And what was the FCC thinking when it made the companies larger through mergers? For example, the FCC's recent decision that allowed AT&T to gobble up DirecTV should never have happened, especially when you consider that there is evidence (and AT&T's own statements) that it failed to live up to a previous commitment from the AT&T-BellSouth merger to have broadband deployed to 100 percent of their 22 state territory by 2008. Moreover, the FCC allowed AOL to be sold to Verizon, even though Verizon also had previous commitments to deploy broadband, which were unmet, in multiple states. More importantly, Verizon is the utility provider in every state, but is walking away from its primary business -- local infrastructure -- in every state.
All of the Net Neutrality backs-and-forths are simply a 'show,' put on by a group of 800 pound gorillas, who are banging their chests. Ironically and strategically, this is the plan of MobTel -- to tie up the agenda for years while the FCC looks like it is actually doing something when, in fact, it is just feeding and helping perpetuate their plan.
Until the FCC actually investigates how much money customers were charged for the fiber optic network upgrades, how much of the money for these upgrades was diverted to build other lines of business, and how all of this was done by using Title II as the investment tool, then all of these machinations are just for 'show,' with no real change happening.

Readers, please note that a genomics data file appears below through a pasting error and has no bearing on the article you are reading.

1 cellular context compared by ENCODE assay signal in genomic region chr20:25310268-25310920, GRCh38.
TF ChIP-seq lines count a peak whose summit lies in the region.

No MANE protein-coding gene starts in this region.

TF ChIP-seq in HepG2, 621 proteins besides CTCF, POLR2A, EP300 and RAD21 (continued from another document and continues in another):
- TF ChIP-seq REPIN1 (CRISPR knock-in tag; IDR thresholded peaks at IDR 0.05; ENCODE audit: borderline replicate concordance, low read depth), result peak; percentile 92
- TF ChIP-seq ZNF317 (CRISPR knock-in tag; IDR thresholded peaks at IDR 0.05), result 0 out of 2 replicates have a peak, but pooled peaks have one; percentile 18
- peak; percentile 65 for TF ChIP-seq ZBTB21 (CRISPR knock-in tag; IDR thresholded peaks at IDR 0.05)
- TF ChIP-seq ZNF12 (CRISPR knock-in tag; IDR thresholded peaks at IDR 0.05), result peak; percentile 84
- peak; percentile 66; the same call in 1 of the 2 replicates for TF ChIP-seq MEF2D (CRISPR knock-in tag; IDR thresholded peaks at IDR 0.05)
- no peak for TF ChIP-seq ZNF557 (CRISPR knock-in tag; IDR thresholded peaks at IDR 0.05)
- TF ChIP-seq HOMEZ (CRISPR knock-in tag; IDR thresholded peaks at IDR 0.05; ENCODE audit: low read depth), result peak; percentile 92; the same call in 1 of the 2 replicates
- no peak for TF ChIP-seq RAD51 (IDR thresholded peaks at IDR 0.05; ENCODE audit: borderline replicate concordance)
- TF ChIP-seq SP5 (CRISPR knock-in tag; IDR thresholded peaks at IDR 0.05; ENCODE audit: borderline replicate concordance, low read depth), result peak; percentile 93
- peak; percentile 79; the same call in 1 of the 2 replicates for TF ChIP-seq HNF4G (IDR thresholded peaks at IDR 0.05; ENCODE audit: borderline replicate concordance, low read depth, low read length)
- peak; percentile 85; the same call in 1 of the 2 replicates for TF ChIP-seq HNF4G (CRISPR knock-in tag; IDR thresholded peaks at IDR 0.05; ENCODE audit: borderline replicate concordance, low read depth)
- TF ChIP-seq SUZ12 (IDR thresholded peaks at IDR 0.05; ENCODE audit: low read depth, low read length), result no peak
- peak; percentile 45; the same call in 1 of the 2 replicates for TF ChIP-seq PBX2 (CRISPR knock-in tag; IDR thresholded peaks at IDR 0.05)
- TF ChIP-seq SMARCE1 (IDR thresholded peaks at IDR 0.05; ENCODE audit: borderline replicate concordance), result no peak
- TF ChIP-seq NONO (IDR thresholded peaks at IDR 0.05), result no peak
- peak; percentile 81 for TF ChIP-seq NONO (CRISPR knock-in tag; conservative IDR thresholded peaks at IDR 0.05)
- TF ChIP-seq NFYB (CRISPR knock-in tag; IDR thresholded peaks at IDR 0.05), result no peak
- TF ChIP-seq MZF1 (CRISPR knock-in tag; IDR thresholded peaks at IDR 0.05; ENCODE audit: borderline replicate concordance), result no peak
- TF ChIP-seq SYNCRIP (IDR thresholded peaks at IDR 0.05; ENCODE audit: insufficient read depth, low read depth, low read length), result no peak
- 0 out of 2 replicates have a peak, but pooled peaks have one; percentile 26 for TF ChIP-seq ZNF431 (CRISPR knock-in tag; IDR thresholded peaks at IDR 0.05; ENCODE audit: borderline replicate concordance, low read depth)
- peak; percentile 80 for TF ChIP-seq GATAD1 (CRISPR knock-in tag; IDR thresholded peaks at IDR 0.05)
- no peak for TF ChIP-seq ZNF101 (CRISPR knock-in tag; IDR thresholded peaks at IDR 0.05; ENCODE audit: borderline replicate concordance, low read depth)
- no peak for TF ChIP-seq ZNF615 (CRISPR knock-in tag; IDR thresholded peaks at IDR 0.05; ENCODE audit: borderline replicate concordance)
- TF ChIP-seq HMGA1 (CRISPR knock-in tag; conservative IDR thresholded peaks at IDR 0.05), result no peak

And let me be clear -- we paid for an upgrade to the state utility telecommunications network; we were not supposed to be charged for building new lines of business that the companies claim are 'private property for personal use.'
In Verizon's case, Title II is the method of investment. Conning the FCC with the claims that Title II harms investment without the FCC investigating this critical issue, is just MobTel's doubling down on bad acts.
If the state regulators aren't providing basic enforcement and oversight, and the FCC's plan just plays into the hands of MobTel -- then how is America supposed to fix this mess, where our communications companies' are now some of the most hated companies in America and now are all working together, more than they are competing?
A roadmap to the mess: "The Book of Broken Promises: $400 Billion Broadband Scandal & Free the Net"